This research targeted purchasers of monthly parking passes and examined the effects that the various alternative incentives tested as part of the study, which were bundled with the parking pass or offered in the form of a restructured parking pass, had on parking utilization and commuter mode choice. Programs tested included: Buying Flexibility, where a heavily discounted monthly transit pass (i.e., $20 instead of $130) was made available for purchase in combination with the parking pass (despite very heavy marketing, only 14 people purchased this, and while results clearly seem to indicate reduced parking and more transit use, the sample size was too small to find statistical significance); Disincentive Removal, where a monthly transit pass was provided for free to purchasers of monthly parking passes; Marginal Rebate, where not only was a monthly transit pass provided free to purchasers of monthly parking passes. Also, those taking transit instead of parking on any day of the month would receive a $2 rebate, reflective of the marginal parking cost being $7 per day and the marginal transit cost being $5 per day, and; PayGo Flex-Pass, which is the same as Disincentive Removal, except that a rebate of $7 would be provided on days where neither parking nor transit were used (with the total monthly rebate capped at half the cost of the monthly parking pass). The most successful of the incentive programs studied, PayGo Flex-Pass, led to the proportion of driving days declining from 78.5 percent to 56.5 percent, a huge reduction.

New York City – PARK Smart

New York City Department of Transportation (NYCDOT) has implemented three "PARK Smart" parking pricing pilots since 2009 in Park Slope, Brooklyn, and Greenwich Village and the Upper East Side of Manhattan. Based on community support and feedback, NYCDOT has expanded and made permanent the PARK Smart programs in Park Slope and Greenwich Village. In Park Slope, metered parking is now $2.00/hour during peak hours (12:00 p.m. to 7 p.m.) and $1.00/hour off-peak. In Greenwich Village, metered parking is now $5.00/hour during peak hours (6 p.m. to 10 p.m.) and $3.00/hour off-peak. The extensive analysis and community engagement made possible by the VPPP grant allowed NYCDOT to tailor the pricing strategies and parking regulations to neighborhood needs. This meant addressing commercial loading concerns, expanding the peak-pricing area when each pilot was made permanent and tweaking meter shut-off times and time limits to improve curb performance. Overall results show that PARK Smart has been effective at managing parking demand. Interestingly, the results are more evident in parking turnover, where 18 percent more vehicles were able to find legal metered spaces as compared to pre-implementation levels a year earlier, than in curb occupancy. Occupancy levels, which were already high (over 90 percent) remained the same as preimplementation levels. The fact that pricing has affected duration more than occupancy is likely due to the lack of off-street alternatives to metered parking in PARK Smart neighborhoods.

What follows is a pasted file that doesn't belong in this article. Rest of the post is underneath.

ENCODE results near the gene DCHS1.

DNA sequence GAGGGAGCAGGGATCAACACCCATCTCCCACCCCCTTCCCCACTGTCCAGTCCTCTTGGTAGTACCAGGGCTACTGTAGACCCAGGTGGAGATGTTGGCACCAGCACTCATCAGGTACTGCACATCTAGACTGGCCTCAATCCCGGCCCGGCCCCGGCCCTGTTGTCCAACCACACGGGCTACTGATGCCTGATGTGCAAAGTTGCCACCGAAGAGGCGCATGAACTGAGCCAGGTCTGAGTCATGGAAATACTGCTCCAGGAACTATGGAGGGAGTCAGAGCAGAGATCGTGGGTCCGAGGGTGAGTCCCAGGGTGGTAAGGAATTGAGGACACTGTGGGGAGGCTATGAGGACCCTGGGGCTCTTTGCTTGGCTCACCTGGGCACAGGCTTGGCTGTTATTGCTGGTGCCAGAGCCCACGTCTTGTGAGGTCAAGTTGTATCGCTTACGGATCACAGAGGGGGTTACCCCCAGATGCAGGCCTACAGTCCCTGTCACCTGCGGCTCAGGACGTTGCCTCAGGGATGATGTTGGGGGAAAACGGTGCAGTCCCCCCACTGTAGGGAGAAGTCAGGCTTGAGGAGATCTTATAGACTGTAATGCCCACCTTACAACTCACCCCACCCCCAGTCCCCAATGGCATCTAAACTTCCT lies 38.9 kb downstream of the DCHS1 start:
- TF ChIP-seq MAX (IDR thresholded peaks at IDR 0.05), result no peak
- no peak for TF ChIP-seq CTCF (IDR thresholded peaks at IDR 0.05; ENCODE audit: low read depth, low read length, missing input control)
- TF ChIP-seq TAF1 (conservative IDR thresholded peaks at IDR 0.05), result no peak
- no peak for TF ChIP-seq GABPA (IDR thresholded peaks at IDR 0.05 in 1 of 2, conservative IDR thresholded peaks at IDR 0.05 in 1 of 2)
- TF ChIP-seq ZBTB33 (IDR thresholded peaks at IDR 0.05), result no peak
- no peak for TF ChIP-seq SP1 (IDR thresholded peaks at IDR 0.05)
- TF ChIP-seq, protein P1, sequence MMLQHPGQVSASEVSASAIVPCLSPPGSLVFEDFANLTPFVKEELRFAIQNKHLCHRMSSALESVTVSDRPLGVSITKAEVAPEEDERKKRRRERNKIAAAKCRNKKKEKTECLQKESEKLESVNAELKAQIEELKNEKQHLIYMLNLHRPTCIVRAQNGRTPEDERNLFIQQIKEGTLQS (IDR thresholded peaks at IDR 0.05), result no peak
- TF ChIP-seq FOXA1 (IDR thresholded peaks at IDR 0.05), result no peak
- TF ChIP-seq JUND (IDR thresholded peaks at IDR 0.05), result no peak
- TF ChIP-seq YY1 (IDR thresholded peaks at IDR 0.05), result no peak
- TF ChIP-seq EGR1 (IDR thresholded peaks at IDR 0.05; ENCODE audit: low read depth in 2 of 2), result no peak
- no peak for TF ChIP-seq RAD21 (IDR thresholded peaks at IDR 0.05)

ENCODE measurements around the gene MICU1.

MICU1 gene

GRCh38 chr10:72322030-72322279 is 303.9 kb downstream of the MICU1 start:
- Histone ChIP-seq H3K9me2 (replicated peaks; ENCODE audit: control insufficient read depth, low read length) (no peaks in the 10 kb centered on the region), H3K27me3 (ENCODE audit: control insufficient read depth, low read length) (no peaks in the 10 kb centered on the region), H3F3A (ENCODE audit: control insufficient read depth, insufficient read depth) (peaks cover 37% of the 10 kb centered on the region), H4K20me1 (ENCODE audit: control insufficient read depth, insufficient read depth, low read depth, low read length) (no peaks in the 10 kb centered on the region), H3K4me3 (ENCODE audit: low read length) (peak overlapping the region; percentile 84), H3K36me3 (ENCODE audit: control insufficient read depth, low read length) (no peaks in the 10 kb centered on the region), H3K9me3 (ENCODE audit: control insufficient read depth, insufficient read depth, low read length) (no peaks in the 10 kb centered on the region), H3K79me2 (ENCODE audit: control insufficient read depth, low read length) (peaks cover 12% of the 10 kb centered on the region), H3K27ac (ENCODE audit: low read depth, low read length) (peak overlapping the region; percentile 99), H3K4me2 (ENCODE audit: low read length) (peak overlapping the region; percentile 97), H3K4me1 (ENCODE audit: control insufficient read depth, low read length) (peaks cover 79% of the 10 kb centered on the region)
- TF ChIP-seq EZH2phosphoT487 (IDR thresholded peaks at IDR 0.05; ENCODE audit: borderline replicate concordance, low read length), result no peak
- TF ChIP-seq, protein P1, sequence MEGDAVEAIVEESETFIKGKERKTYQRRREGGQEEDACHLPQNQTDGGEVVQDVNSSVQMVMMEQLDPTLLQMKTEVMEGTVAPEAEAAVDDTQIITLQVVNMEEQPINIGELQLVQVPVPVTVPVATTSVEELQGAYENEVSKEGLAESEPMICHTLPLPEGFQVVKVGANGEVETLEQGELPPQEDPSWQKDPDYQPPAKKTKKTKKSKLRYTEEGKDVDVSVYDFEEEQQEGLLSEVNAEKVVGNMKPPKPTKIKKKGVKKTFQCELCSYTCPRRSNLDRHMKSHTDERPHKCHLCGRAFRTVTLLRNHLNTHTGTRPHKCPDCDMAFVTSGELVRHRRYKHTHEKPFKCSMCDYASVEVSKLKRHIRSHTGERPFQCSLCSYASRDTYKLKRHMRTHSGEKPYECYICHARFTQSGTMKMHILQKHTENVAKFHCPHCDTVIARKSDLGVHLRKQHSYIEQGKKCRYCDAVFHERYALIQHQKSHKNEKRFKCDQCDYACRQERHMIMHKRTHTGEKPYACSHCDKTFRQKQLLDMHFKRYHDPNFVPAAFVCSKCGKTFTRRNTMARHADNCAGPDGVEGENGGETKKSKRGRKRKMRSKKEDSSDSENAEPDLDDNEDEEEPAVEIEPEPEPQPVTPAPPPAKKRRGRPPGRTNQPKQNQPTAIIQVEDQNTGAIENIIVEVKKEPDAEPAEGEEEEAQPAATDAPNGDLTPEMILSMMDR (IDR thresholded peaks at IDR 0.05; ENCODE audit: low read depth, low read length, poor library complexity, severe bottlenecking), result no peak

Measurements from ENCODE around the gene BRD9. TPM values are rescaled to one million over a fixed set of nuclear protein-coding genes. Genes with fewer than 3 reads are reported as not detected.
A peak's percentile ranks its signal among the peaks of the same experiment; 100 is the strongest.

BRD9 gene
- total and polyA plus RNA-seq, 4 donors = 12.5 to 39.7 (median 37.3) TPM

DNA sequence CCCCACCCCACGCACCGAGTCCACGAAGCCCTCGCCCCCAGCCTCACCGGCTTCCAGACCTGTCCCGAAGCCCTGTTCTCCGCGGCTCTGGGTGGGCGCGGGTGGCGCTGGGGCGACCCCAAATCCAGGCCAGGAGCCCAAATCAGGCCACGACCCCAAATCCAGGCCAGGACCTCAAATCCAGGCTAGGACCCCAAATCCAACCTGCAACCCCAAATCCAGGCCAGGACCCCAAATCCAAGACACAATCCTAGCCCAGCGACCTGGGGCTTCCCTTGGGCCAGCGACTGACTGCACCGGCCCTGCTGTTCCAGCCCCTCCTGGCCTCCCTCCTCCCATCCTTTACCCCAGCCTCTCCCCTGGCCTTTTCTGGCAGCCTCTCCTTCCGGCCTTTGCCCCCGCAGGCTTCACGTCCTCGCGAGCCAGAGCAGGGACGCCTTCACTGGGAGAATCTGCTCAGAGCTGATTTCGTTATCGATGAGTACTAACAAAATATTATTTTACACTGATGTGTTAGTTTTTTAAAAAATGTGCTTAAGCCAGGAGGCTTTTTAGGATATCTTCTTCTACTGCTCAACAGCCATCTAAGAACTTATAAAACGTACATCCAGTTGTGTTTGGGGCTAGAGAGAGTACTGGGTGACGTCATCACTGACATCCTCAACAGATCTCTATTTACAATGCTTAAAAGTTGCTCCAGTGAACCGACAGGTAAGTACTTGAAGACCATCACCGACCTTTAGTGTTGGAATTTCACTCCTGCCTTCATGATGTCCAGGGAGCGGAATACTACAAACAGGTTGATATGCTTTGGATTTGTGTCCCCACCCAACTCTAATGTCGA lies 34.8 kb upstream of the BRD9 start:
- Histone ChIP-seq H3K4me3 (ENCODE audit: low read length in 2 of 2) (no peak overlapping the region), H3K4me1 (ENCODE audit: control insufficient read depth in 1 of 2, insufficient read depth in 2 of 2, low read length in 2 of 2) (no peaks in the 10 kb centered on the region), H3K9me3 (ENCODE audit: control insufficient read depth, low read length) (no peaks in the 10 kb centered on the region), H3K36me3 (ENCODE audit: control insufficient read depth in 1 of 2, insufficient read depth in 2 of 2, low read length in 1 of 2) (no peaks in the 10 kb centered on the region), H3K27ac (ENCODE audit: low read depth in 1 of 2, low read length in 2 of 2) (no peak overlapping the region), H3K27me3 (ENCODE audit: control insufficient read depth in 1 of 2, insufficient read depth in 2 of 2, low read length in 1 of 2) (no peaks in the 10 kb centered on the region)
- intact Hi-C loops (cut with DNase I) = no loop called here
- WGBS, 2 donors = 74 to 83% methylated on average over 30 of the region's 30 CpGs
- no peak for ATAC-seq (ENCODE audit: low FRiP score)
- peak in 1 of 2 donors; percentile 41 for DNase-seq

Finally, traffic volumes declined by 7 percent after implementation, partly due to drivers finding parking more quickly and spending less time circling. The NYCDOT is now working with three more neighborhoods to launch three more PARK Smart pilots this year. These pilots will involve peak rate parking and community-tailored curb management strategies to ensure that PARK Smart meets each neighborhood's unique parking needs.

Priced Smart Parking Field Test at Commuter Rail Stations in San Diego. This project was originally designed to address the problem experienced by the North County Transit District's COASTER commuter rail service—running adjacent to the severely congested I-5 in northern San Diego County—which had experienced constrained ridership due to the lack of available parking at transit stations. Parking at the five North County origin stations (encompassing 2,296 spaces in all) was typically full by 7 a.m. Shortly after successfully testing reserved parking, the economy slumped, and the market for such parking collapsed because declines in rail ridership and parking demand eliminated parking shortfalls. As a result, the project was restructured to focus on developing pre-implementation products to be of use when the market later recovers, including a Concept of Operations and System Engineering Management Plan for smart, paid parking. In addition, stated preference surveys and other data were used to determine the relative impacts on parking and ridership of increasing transit fares by $1 round-trip or beginning to charge $1 for commuter parking if revenues need to be raised from one of these sources. The results indicate that, where parking availability is not constrained, increasing fares would result in less ridership and revenue losses than charging for parking among park-and-ride commuters.

Parking Pricing Projects with Results Not Yet Available